This article provides an overview of the current COVID-19 vaccines available within the UK and provides insight into the training recommendations for vaccinators. As COVID-19 vaccine development is a fast-paced arena, the reader should continue to refer to national guidelines and publications, which are subject to updates based on the latest research findings. The ‘Green Book’, chapter 14a, contains up-to-date guidance on COVID-19 vaccines, the dose and schedule for the UK and recommendations for use of the vaccine (Public Health England (PHE), 2021a).

COVID-19 is an infectious respiratory disease caused by the novel coronavirus, severe acute respiratory syndrome 2 (SARS-CoV-2). Transmission is primarily via respiratory (droplet and aerosol) and contact routes. Transmission risk is highest where people are in close proximity to one another (within 2 metres). Airborne transmission may also occur in health and care settings where aerosol-generating procedures are performed (PHE, 2021b). Specific pre-existing comorbidities present an increased risk of severe infection and hospitalisation, including dementia, type 2 diabetes, chronic obstructive pulmonary disease and pneumonia (Atkins et al, 2020); increasing age and male gender also place individuals at higher risk of morbidity and mortality (Li et al, 2020). Emerging data suggests black, Asian and minority ethnicity (BAME) individuals are at increased risk of infection with increased incidence of morbidity, admission to an intensive care unit, and mortality, in comparison with white individuals (Pan et al, 2020). In the UK, the likelihood of a front-line healthcare worker reporting a positive COVID-19 test is increased in comparison with the general community alongside associated factors of supply of personal protective equipment, clinical setting and ethnic background (Nguyen et al, 2020). The high number of cases and related morbidity and mortality have laid bare the far-reaching impact of pandemic infection across the globe. As of mid-March 2021, there have been almost 120 million confirmed cases globally, including more than 2.6 million deaths (representing a global mortality of 2.2%). Europe and the Americas have been particularly affected and within the UK the current incidence of confirmed cases is over 4.2 million, with more than 125 000 associated deaths, representing UK-based mortality of 3.0% (World Health Organization (WHO), 2021a). The far-reaching impact of COVID-19 has demanded the development of safe and effective prophylactic vaccines, resulting in novel techniques for vaccine development, global collaboration and large cohort clinical trials, at a scale and pace not seen before. These developments will change the face of approaches to vaccination for years to come and will serve to contain the pandemic and limit the associated health, economic and social consequences of the disease. In the UK, three vaccines have been authorised for supply; two use an mRNA platform (Pfizer BioNTech COVID-19 mRNA vaccine BNT162b2 and Moderna mRNA-1273 COVID-19 vaccine) and the third uses an adenovirus vector (AstraZeneca COVID-19 vaccine) (PHE, 2021a).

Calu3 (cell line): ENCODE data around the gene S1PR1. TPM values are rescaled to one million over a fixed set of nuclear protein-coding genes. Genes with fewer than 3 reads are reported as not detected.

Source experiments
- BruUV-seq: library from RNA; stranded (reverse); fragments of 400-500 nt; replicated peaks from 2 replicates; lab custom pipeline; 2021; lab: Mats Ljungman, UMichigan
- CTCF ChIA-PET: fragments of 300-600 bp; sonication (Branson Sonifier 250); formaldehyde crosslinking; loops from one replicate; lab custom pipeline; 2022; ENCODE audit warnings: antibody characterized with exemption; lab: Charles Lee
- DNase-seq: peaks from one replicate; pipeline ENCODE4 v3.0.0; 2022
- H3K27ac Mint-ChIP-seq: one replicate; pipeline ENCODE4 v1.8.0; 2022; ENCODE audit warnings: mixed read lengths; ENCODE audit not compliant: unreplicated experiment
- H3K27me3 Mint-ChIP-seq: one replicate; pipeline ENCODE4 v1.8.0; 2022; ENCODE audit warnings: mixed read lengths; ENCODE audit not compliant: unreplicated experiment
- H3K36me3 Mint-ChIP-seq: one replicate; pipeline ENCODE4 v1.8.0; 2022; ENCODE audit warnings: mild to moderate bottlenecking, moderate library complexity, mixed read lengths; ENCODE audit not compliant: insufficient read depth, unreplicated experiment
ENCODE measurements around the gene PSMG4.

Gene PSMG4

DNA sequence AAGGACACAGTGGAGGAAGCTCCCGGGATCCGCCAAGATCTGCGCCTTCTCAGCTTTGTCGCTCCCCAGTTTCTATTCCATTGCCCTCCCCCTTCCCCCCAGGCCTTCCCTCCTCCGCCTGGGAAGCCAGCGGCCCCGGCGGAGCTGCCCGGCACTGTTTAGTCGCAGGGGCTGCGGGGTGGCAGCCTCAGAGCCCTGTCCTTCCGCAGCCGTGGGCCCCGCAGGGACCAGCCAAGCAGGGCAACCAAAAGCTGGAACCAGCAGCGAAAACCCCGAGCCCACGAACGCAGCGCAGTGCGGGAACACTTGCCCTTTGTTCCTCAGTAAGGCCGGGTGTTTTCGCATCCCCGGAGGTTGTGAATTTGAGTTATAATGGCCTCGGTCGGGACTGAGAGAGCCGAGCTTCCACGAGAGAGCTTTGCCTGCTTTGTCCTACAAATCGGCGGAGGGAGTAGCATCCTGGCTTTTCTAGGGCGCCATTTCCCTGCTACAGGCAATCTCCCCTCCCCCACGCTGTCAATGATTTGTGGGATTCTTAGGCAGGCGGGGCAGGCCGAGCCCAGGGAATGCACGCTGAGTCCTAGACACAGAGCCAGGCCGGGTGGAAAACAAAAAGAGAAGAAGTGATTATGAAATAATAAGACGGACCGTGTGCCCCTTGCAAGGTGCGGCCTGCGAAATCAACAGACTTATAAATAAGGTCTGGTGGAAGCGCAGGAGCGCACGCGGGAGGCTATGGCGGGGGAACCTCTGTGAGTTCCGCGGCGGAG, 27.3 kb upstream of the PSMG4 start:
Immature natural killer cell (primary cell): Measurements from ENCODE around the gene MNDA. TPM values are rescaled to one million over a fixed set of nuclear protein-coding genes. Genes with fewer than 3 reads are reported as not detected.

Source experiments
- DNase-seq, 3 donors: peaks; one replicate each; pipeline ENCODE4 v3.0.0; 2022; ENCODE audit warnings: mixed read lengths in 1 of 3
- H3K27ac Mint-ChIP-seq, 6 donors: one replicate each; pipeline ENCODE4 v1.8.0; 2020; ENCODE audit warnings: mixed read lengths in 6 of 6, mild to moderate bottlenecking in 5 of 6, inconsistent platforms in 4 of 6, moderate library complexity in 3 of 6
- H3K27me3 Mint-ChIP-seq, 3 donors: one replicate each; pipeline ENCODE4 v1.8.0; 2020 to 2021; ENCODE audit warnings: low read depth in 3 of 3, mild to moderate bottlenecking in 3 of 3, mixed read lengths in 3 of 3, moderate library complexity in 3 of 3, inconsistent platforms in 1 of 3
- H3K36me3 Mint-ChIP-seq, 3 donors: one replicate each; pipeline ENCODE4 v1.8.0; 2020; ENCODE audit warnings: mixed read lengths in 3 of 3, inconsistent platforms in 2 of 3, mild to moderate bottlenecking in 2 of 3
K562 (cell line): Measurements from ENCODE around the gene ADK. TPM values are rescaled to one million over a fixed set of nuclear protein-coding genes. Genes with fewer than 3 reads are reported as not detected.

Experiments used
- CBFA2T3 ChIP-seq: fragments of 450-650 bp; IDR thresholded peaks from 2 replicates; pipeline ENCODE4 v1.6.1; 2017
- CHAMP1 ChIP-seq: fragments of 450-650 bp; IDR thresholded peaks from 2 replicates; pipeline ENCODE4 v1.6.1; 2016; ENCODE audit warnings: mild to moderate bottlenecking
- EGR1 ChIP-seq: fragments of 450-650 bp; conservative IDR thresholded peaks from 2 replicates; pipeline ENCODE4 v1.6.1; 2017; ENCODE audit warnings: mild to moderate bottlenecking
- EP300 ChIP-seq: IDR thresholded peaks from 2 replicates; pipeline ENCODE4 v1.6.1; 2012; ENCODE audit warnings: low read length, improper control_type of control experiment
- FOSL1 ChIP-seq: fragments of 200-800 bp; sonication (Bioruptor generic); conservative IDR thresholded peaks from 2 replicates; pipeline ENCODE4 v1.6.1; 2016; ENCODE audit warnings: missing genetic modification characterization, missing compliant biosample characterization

Register now to continue reading

Thank you for visiting British Journal of Nursing and reading some of our peer-reviewed resources for nurses. To read more, please register today. You’ll enjoy the following great benefits:

What's included

  • Limited access to clinical or professional articles

  • Unlimited access to the latest news, blogs and video content